GMAT Question of the Day - Daily to your Mailbox; hard ones only

 It is currently 15 Dec 2018, 11:01

### GMAT Club Daily Prep

#### Thank you for using the timer - this advanced tool can estimate your performance and suggest more practice questions. We have subscribed you to Daily Prep Questions via email.

Customized
for You

we will pick new questions that match your level based on your Timer History

Track

every week, we’ll send you an estimated GMAT score based on your performance

Practice
Pays

we will pick new questions that match your level based on your Timer History

## Events & Promotions

###### Events & Promotions in December
PrevNext
SuMoTuWeThFrSa
2526272829301
2345678
9101112131415
16171819202122
23242526272829
303112345
Open Detailed Calendar
• ### \$450 Tuition Credit & Official CAT Packs FREE

December 15, 2018

December 15, 2018

10:00 PM PST

11:00 PM PST

Get the complete Official GMAT Exam Pack collection worth \$100 with the 3 Month Pack (\$299)
• ### FREE Quant Workshop by e-GMAT!

December 16, 2018

December 16, 2018

07:00 AM PST

09:00 AM PST

Get personalized insights on how to achieve your Target Quant Score.

# The beginning of what was to become the United States

Author Message
TAGS:

### Hide Tags

Manager
Joined: 22 Jun 2016
Posts: 245
The beginning of what was to become the United States  [#permalink]

### Show Tags

30 Apr 2017, 10:06
10
5
Question 1
00:00

based on 526 sessions

56% (03:15) correct 44% (03:33) wrong

### HideShow timer Statistics

Question 2
00:00

based on 520 sessions

29% (01:05) correct 71% (01:08) wrong

### HideShow timer Statistics

Question 3
00:00

based on 519 sessions

20% (00:53) correct 80% (00:35) wrong

### HideShow timer Statistics

Question 4
00:00

based on 500 sessions

64% (01:12) correct 36% (01:04) wrong

### HideShow timer Statistics

The beginning of what was to become the United States was characterised by inconsistencies in the values and behaviour of its population. These inconsistencies were reflected by its spokesmen who took conflicting stances in many areas; but on the subject of race, the conflicts were particularly vivid. The idea that the Caucasian race and the European civilisation were superior was well ingrained in the culture of the colonists at the very time that the “egalitarian” republic was founded. Voluminous historical evidence suggests that, the average colonist thought the African as a heathen, he was black, and he was different in crucial philosophical ways. As time progressed, he was also increasingly taken captive, adding to the conception of deviance. The African, therefore, could be justifiably, even philanthropically treated as property according to the reasoning of slave traders and slaveholders.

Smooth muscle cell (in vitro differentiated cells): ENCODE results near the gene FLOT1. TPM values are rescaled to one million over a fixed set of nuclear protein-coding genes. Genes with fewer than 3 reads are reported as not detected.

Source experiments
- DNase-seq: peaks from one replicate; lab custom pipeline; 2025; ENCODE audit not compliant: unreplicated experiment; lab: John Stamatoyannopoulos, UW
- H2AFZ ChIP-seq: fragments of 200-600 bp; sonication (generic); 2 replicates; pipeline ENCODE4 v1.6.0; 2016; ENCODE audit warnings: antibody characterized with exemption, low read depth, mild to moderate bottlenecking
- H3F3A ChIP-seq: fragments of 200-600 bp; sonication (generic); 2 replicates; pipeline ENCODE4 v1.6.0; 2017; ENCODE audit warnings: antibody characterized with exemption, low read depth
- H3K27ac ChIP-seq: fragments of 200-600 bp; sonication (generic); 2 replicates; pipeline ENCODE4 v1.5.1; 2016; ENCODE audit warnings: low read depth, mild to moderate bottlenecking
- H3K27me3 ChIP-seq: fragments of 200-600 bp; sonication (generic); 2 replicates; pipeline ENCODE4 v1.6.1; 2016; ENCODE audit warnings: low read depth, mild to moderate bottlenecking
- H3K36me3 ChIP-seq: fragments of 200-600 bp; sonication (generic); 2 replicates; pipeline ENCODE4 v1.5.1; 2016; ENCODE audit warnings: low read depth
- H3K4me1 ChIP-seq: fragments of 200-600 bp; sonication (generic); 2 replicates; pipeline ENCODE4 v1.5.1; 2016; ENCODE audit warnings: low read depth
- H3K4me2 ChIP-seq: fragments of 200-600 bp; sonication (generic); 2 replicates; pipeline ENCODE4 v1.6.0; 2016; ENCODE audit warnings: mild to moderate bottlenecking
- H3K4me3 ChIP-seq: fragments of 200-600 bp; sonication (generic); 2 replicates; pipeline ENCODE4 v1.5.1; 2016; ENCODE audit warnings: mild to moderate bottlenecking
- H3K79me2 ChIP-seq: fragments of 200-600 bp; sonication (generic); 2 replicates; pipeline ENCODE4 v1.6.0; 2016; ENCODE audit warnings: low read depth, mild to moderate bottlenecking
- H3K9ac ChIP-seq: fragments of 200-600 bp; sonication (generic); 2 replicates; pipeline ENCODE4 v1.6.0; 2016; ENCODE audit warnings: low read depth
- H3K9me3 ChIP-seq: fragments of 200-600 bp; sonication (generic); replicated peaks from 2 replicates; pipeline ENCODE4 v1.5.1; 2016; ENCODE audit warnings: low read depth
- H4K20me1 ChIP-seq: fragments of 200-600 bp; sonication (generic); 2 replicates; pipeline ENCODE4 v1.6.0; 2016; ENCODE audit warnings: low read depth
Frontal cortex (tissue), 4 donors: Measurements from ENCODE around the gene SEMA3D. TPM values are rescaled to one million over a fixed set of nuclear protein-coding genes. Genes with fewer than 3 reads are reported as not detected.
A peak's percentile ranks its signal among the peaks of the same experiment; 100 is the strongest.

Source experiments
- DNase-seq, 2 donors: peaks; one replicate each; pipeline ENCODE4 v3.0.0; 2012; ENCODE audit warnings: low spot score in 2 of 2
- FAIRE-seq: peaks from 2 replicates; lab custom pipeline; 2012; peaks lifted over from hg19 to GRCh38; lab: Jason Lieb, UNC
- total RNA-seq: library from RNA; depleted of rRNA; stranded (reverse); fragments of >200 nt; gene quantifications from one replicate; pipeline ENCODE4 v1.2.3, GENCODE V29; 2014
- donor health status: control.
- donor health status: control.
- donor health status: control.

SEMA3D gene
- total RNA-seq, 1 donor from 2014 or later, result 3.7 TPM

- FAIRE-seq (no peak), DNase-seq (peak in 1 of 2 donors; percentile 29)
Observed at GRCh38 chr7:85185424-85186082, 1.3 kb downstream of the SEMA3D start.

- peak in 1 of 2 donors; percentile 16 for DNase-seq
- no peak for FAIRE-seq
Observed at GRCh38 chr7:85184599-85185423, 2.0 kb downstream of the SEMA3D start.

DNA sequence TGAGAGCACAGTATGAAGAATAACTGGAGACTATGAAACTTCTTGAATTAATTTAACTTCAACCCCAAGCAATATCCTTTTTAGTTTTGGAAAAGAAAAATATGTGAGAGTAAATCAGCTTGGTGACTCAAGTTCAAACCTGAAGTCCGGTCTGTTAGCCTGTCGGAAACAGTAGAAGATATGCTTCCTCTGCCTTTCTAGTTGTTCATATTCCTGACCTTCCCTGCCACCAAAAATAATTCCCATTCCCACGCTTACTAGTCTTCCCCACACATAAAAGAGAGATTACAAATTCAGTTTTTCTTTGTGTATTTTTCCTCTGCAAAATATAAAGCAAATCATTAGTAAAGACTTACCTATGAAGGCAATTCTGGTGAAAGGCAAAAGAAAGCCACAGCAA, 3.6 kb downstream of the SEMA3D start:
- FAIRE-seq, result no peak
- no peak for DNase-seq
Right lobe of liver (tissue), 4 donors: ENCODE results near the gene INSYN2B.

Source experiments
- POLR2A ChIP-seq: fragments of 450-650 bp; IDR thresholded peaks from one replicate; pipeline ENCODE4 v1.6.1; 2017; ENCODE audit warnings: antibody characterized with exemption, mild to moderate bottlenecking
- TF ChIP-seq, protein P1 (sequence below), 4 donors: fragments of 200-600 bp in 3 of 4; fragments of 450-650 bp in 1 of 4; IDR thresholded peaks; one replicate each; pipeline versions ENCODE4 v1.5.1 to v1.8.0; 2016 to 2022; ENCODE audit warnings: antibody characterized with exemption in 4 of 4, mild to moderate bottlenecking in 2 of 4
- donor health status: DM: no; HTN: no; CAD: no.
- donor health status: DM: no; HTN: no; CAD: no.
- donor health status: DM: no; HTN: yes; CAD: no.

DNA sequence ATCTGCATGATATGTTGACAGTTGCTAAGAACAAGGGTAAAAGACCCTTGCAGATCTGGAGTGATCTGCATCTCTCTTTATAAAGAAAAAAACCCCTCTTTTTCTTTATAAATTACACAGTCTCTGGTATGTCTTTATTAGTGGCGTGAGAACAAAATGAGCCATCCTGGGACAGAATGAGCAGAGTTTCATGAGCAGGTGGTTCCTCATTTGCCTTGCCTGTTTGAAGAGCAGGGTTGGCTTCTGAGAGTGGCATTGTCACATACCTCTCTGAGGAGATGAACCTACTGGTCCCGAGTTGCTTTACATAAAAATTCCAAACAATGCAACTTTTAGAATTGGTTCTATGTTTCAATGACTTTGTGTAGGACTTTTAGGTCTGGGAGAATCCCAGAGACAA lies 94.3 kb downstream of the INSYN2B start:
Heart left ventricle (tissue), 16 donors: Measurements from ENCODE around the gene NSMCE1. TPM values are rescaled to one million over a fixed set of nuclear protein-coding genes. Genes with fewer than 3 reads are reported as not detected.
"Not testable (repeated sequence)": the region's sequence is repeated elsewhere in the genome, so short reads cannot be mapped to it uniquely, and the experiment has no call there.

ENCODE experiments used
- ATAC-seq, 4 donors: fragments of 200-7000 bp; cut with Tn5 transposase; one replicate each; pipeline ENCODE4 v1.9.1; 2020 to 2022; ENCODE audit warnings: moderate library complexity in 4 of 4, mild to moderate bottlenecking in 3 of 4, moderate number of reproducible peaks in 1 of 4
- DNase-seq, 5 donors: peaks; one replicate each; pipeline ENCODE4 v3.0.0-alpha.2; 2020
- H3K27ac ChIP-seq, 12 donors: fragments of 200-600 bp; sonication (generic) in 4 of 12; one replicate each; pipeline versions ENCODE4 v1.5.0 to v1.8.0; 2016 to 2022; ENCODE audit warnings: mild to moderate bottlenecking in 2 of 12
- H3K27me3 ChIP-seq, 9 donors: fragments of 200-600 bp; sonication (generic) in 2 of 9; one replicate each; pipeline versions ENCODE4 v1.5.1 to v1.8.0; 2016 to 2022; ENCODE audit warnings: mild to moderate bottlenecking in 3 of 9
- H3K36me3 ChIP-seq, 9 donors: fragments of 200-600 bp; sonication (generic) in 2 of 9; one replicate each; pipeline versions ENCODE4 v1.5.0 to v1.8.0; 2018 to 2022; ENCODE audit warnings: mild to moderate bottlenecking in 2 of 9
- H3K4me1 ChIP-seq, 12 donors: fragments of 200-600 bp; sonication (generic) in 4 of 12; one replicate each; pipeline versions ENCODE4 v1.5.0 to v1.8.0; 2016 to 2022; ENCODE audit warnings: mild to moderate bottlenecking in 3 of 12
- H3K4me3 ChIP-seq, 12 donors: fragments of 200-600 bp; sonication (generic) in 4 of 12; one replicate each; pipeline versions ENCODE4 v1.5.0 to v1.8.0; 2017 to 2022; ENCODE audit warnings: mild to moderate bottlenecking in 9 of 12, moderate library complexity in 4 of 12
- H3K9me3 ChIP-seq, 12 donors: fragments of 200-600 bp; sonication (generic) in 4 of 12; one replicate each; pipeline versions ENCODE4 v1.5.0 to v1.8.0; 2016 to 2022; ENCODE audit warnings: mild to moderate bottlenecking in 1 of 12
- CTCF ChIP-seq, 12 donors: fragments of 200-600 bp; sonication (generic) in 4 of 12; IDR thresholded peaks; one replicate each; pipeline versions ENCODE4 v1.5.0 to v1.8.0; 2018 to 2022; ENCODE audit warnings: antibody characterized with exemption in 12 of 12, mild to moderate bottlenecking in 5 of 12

Although slaves were treated as objects, abundant evidence suggests that they themselves didn’t subscribe to this view. There are many published autobiographies of slaves; African- American scholars are beginning to know enough about West African culture, to appreciate the existential climate in which the early captives were raised and which thus could not be totally destroyed by the enslavement experience. The climate was one that defined the individual in collective terms. Individuals were members of a tribe, within which they had predetermined roles to play depending on the history of their family within the tribe. Individuals were intrinsically a part of the natural elements on which they depended, and they were actively related to those tribal members who once lived and to those not yet born.